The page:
If Content Is King Is Over-Distribution The King Killer?

One of my favorite TV shows is “The Big Bang Theory”.  It’s well written and the characters are some of the best on TV today, most notably Sheldon Cooper played by Jim Parsons who has won multiple awards and critical acclaim for his character. The show is still in original production and I hope it continues to be for some time. 

The show is also on Cable and in Syndication and by my count—I’m not good with numbers is the joke I often tell—I can watch it over 30 times in the next seven days. If next week is a typical week the program is airing over 1,500 times this year.

Funny thing is I find myself watching the repeats and I rarely see the originals in first run. I think it’s because the syndicated airings in NY are ideally timed for my viewing habits.  I’d rather watch movies in Prime or, especially during baseball season, live sports. So the 7:30 and 11:00 PM airings work well because I’m only interested in a short show to carry me over.

Has this over distribution, or should I say saturation hurt the first run airings? Actually it hasn’t. The Syndicated airings w/o 1/14 had a 7.9 rating and the Network Prime airing the following week had a 7.3 rating. Add in the 3 million TBS viewers each week and you have a juggernaut. Of course the Syndicated ratings include multiple airings. People now are as interested in the repeats as they are the originals.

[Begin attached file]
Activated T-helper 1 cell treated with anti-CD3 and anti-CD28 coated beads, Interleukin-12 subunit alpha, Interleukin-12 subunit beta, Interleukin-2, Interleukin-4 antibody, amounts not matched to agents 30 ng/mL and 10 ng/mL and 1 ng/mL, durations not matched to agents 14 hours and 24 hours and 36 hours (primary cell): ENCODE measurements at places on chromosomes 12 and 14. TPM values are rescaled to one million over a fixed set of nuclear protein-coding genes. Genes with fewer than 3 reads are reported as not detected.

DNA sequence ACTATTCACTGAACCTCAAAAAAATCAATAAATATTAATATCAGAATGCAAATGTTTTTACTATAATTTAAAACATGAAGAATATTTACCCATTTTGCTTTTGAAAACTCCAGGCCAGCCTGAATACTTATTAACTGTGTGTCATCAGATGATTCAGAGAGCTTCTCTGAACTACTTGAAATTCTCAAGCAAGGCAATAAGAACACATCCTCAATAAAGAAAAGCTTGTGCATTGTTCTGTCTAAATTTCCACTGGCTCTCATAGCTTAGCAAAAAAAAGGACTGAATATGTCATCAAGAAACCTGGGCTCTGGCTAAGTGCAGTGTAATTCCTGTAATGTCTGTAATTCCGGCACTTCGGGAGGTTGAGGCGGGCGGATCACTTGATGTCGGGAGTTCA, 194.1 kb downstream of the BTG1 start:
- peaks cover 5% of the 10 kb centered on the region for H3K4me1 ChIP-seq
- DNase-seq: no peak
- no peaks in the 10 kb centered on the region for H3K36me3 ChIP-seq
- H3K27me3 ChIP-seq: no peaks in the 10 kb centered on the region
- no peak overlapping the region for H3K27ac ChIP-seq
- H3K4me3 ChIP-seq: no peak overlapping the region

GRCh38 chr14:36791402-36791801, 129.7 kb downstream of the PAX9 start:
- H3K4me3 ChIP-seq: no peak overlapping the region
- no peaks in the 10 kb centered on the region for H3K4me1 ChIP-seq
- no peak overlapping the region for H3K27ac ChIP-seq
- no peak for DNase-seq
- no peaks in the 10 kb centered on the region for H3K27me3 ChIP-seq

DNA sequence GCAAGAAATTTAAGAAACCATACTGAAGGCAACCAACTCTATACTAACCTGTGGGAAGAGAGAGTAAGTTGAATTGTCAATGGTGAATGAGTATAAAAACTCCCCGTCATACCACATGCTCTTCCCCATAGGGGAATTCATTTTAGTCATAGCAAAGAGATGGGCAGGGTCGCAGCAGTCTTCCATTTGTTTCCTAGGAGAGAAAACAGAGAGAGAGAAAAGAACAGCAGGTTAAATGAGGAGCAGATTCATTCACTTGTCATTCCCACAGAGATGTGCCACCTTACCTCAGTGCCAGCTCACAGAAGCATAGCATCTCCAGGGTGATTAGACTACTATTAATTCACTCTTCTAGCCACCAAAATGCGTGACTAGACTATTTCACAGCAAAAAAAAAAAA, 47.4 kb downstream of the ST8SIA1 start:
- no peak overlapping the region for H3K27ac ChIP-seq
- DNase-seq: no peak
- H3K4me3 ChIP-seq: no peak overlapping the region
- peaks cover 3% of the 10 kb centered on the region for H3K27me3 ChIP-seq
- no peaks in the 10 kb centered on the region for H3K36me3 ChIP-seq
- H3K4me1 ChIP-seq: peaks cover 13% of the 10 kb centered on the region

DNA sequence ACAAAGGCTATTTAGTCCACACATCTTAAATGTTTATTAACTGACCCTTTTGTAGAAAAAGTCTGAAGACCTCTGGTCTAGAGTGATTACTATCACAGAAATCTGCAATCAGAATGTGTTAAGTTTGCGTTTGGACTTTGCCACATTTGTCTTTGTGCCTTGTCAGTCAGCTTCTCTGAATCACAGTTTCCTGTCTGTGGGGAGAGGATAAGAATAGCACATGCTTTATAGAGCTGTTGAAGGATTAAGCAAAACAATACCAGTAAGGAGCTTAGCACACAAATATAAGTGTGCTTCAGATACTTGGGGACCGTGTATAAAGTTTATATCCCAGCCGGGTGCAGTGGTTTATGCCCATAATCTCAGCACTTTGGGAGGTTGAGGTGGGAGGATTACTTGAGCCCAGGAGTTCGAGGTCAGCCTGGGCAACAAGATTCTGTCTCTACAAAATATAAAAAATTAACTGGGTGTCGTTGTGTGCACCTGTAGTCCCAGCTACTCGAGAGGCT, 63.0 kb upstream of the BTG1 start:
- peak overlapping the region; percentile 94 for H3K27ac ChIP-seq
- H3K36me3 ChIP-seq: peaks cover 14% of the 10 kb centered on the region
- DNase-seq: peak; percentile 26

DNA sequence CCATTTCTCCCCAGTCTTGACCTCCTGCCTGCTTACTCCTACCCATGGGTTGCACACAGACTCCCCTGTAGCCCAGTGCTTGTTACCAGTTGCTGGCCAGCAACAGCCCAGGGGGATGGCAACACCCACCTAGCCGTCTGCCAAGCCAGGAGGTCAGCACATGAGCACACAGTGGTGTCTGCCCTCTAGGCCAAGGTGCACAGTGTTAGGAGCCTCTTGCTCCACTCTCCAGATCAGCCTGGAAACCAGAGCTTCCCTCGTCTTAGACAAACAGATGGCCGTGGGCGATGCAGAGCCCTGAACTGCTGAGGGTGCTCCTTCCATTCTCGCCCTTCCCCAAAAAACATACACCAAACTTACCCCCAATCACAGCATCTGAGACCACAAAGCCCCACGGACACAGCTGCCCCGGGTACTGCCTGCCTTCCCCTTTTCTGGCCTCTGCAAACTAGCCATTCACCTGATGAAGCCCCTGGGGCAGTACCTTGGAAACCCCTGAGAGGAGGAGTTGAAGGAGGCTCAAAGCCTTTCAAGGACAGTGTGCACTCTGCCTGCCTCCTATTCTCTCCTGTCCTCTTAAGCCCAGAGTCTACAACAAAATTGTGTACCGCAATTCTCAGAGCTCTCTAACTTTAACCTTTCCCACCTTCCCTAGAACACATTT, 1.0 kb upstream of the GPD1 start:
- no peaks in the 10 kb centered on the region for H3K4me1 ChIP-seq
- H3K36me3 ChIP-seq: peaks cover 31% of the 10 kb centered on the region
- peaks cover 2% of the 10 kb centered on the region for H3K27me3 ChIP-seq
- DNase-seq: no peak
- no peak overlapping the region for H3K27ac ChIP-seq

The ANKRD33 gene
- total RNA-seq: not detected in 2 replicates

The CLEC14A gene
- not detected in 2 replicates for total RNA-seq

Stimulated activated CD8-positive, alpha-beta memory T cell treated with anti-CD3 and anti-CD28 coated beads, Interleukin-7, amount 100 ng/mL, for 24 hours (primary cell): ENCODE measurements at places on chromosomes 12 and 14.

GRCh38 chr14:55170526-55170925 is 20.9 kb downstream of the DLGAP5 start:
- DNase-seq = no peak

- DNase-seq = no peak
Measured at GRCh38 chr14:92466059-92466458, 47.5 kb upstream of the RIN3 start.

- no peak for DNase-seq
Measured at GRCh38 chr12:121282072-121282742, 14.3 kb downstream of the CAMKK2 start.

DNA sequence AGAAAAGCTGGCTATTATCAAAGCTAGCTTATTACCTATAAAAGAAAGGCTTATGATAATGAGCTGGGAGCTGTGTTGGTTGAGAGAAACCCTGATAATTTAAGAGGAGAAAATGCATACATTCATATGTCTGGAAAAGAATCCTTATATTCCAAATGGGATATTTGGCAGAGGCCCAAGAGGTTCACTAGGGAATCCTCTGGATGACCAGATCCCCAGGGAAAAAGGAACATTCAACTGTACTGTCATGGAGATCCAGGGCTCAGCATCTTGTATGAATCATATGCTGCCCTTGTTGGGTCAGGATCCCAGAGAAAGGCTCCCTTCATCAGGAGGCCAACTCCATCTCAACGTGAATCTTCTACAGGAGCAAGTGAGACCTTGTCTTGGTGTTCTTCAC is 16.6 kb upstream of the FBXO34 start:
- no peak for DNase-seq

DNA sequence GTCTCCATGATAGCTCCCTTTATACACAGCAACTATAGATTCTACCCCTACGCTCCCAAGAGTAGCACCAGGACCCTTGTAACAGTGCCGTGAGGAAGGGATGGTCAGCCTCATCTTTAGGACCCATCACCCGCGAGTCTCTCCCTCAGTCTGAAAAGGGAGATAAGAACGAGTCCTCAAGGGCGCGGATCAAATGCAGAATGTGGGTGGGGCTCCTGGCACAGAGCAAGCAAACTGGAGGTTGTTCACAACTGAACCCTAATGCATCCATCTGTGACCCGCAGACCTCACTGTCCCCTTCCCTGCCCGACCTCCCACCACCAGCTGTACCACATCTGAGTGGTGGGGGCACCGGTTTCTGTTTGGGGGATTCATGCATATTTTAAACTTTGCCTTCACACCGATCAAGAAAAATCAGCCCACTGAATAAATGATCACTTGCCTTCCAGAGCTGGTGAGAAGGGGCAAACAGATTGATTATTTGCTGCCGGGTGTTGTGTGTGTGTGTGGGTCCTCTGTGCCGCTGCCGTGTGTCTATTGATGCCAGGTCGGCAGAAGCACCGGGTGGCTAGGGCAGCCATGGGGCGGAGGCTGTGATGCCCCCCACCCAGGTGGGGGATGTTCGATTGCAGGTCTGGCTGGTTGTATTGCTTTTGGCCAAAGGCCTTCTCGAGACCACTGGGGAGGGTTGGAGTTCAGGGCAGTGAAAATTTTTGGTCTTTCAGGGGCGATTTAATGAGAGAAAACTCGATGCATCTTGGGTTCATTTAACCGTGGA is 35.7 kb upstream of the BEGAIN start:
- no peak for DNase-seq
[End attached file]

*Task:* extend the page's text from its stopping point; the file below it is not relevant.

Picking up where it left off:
In the past programs were not in original production on Network TV AND in syndication AND Cable simultaneously. It’s a phenomenon of the last twenty years. It may have been Seinfeld and Friends that began this trend. So programs like The Golden Girls would either be off air or at least have announced their end of production before they were distributed in cable and/or syndication. Golden Girls by the way is actually on TV next week more times than Big Bang Theory. It seems like WE and Hallmark have no other programs to air, but that’s another story.

In the case of Seinfeld and Friends both experienced ratings drops in their first runs around the time they syndicated, but that may have introduced the show to new audiences who could catch up because within two seasons they both grew their audiences in first run. But that was before DVR penetration was as high as today and they were watercooler shows, a concept that may no longer exist.

How long can Big Bang Theory be in over-distribution before it becomes tired? In November it reached all time highs in audience levels for first run airings.

Long live the king.

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2 thoughts on “If Content Is King Is Over-Distribution The King Killer?

  1. MarceloSalup says:

    The same thing would apply to all the Law & Orders, CSI’s, Seinfelds’s, Two and a Half Men’s… and they seem to be doing well. My very very personal opinion is that all of those programs are bland, vanilla and fairly safe, so they are “auto pilot” programs?

  2. Nader Ashway says:

    Excellent post, David. Most people don’t consider the over-saturation of content as a potential killer, but you’ve done an excellent job of highlighting this potentially damaging concept.

    I suppose the answer is the opposite: that over-distribution could be considered the king-MAKER. It’s when shows go into syndication that their real value is derived. The syndicating network buys the show (for much less than original run episodes,) and the value of the advertising relative to the cost of running is significantly higher. The longer this goes on, the more overall VALUE Big Bang Theory really has, right? Proof that great content can derive great revenues.

    Good thinking here – thanks!
    Nader Ashway

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